Take care however, you can actually setup your log4j configuration in such a way so as to kill an application (or at least, the part that does logging) - log output can be formatted using a PatternLayout class, that can be configured to output the full class/method information for each log call (it calculates it using Stack Trace at the log time!) - using this can be great for debugging (especially if you use something other than the class as the "name" for the logger (I mean not : public class MyClass { static Logger log = Logger.getLogger( MyClass.class ); })) but it could have a performance impact (we use DEBUG level for very fine debugging type logging, but have it turned off by default, turning it on for certain classes can generate many megs of log in a minute or so!!! If we used the Class/Method identification formatting for this it would kill the application (actually, turning on DEBUG with very plain formatting still has a degredation effect, since a lot of log is being outputted, but as I said, its turned off by default...

LVL 92

Expert Comment

ID: 12317225

Expert Comment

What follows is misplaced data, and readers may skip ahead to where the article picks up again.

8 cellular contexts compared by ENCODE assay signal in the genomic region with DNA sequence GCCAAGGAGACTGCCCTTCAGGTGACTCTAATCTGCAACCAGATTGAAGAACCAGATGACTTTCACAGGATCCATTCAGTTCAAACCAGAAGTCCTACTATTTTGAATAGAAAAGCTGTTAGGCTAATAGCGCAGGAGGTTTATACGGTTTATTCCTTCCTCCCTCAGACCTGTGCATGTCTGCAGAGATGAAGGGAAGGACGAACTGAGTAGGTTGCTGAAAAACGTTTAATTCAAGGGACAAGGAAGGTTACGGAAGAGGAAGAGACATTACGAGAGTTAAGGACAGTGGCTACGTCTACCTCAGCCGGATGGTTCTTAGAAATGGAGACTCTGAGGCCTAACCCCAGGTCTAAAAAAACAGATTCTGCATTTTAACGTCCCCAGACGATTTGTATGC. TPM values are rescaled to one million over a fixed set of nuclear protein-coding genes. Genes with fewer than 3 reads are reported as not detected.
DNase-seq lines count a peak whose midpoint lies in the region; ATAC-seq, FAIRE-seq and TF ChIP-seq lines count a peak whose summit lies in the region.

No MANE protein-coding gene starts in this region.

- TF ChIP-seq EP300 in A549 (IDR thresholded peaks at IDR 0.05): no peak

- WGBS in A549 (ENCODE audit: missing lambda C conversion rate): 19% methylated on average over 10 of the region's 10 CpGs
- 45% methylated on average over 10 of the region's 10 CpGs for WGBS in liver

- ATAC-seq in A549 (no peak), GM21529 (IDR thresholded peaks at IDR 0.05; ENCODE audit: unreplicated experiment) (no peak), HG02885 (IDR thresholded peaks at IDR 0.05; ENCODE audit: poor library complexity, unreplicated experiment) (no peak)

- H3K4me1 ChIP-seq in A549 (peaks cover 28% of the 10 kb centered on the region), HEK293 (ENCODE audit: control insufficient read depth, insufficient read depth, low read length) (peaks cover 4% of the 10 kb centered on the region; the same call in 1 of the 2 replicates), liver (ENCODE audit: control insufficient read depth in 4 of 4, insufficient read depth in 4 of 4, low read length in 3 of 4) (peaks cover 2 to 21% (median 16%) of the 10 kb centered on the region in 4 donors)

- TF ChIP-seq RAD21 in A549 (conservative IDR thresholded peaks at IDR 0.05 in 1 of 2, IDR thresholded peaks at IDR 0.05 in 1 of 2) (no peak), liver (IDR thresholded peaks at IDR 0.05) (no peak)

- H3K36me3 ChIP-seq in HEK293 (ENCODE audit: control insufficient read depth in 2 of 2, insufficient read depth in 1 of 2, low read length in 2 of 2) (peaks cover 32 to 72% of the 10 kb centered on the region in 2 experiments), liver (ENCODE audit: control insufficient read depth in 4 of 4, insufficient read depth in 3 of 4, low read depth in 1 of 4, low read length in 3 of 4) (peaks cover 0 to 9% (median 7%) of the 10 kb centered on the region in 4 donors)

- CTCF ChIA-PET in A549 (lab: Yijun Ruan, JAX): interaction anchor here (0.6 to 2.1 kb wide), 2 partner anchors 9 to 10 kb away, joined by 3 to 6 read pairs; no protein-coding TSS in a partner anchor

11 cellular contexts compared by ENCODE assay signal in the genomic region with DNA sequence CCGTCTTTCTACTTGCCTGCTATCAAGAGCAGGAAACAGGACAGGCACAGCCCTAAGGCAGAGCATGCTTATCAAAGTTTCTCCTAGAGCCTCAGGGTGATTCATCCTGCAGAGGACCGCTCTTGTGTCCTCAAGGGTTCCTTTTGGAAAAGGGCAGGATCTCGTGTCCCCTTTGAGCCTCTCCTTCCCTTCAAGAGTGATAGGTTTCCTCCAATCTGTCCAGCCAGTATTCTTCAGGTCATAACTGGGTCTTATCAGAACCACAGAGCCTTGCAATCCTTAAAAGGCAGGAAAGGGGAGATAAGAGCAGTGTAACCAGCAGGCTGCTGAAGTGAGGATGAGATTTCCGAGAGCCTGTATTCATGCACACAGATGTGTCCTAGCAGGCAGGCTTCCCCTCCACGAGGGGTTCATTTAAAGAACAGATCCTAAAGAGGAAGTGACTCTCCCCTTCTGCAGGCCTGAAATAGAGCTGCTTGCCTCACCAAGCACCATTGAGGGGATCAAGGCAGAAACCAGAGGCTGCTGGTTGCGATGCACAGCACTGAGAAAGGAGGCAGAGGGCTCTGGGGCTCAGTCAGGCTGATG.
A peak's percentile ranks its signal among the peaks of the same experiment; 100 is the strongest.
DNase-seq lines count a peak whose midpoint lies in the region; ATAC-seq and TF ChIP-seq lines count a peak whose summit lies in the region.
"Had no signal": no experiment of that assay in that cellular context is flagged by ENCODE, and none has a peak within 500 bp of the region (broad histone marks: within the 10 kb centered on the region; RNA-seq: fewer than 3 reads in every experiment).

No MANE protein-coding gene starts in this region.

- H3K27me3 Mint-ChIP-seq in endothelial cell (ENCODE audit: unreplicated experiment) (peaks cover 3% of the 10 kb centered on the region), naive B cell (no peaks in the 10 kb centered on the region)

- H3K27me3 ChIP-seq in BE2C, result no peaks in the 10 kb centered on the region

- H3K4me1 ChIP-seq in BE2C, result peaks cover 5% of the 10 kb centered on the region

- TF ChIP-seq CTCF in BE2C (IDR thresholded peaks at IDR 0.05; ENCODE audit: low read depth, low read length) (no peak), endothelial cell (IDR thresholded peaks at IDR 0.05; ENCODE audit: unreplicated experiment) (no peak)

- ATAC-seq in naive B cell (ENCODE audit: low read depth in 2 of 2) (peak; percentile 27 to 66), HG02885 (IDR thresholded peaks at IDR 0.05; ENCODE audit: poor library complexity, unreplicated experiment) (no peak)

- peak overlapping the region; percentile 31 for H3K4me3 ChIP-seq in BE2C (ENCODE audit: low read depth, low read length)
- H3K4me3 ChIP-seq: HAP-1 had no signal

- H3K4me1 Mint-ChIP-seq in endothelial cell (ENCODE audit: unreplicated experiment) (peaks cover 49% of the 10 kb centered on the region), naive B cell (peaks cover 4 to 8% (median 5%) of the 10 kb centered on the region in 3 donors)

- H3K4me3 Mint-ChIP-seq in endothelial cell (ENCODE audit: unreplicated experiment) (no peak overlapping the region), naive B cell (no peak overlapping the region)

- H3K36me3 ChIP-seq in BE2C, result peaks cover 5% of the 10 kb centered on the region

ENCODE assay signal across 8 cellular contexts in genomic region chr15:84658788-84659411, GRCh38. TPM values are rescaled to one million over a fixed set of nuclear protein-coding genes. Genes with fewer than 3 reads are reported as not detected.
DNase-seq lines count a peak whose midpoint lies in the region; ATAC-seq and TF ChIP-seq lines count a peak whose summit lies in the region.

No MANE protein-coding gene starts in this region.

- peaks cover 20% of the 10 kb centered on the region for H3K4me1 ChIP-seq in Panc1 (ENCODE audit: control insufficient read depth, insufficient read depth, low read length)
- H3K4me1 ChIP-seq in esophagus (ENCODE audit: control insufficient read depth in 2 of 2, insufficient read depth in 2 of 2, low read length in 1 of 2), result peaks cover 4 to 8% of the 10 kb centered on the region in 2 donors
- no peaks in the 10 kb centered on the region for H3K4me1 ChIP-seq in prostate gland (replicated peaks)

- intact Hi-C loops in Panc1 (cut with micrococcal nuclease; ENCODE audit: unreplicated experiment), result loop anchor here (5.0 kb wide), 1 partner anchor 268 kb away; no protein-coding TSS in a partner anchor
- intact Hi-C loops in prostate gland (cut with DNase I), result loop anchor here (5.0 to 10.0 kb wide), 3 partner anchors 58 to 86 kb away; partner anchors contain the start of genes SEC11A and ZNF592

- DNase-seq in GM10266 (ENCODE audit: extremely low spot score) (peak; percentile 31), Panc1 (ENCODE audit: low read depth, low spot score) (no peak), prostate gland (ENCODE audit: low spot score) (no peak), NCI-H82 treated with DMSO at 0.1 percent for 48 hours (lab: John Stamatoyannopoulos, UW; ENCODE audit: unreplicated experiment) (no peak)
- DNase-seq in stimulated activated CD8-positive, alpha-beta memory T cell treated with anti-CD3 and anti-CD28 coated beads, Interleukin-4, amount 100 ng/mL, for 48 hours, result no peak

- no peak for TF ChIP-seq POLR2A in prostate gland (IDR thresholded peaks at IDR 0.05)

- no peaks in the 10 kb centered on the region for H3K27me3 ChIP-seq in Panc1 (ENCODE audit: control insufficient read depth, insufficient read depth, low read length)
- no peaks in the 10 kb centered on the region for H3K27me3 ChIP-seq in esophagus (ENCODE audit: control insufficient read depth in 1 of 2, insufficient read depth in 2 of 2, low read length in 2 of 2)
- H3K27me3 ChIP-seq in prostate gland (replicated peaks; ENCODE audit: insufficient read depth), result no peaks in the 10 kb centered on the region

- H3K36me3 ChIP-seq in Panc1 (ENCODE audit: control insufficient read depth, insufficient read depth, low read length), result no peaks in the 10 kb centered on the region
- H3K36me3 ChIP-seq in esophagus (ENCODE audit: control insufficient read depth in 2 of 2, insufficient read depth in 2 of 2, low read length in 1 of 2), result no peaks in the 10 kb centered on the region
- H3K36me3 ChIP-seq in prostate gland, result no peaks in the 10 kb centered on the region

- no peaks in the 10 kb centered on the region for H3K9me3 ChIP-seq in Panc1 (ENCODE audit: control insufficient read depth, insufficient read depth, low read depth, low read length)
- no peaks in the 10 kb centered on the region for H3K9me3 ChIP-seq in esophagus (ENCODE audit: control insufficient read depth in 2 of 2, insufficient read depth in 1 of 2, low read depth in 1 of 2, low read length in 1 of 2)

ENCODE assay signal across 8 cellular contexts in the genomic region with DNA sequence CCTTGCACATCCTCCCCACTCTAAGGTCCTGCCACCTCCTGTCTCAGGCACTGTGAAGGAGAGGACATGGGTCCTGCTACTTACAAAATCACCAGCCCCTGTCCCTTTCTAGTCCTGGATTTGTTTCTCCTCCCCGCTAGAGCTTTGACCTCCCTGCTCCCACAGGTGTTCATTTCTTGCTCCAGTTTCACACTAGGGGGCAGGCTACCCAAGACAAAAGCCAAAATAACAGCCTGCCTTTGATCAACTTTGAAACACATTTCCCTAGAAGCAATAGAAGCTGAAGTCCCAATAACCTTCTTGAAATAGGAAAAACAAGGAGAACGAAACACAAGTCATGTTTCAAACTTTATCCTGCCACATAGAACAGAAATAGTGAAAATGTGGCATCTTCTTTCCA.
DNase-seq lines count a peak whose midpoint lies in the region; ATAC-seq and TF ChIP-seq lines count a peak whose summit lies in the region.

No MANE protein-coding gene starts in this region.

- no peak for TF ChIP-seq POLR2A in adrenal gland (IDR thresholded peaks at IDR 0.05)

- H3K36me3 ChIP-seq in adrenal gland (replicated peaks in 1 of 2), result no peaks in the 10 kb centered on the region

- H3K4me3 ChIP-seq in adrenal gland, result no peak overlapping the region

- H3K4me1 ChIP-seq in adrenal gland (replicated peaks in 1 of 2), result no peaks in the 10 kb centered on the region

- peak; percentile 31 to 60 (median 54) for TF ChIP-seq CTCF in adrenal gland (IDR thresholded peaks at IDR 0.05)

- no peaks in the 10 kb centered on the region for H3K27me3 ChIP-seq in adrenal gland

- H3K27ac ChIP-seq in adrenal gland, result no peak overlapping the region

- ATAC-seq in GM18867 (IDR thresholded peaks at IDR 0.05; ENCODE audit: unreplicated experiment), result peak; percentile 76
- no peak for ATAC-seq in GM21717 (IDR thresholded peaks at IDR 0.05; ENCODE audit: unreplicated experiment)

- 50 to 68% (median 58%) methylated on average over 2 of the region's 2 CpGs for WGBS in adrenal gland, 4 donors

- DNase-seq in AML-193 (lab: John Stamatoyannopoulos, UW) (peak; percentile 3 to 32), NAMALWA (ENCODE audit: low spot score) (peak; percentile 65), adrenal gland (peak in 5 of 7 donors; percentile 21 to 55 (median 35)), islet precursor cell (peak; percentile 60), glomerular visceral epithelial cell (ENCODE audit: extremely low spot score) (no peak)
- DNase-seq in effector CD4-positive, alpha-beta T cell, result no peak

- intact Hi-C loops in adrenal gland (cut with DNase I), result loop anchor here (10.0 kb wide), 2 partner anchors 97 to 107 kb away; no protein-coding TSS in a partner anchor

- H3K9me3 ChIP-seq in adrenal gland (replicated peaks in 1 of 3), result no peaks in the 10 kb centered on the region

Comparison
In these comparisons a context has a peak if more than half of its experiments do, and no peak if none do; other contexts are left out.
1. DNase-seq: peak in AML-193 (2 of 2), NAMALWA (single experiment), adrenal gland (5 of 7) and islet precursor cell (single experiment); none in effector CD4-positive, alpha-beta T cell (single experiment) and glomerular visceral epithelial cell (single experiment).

ID: 12335229
Well, Here goes, some quick overview of Log4J:
First of all, Im no expert, I used it twice a week ago, but got the basic hang of it....

Log4J uses 3 main modules: A logger, an appender and a style (or layout).

The logger is the container, this is where the messages will get "stored" and its
the controller of it all.

The appender defines how you want to "print" the messages, there are appenders
to put the messages in a Database, an appender to put the msg in files, print in console, etc..

The layout defines how the appender will format the data (data like sys time, thread, logger
that triggered the log, the message itself, etc..)

For example, if you want a Logger that prints and created an HTML table, you will need a logger
with a FileAppender and the HTMLLayout. (Messages goes into file with HTML format)

By standard (I think)  the String that goes into this method:
Logger x = Logger.getLogger("wombat");
Should be the class's package where the Logger is instantiated.
Like this:

package com.here.there;

public class thisClass (xxx)
Logger x = Logger.getLogger("com.here.there.thisClass");

Im not ay work right now, if you want, I can give you the links I used to learn Log4J
tomorrow, if you think objects' links are enough, dont worry about it
(I havent looked at them, IMHO) but I guess they are good enough.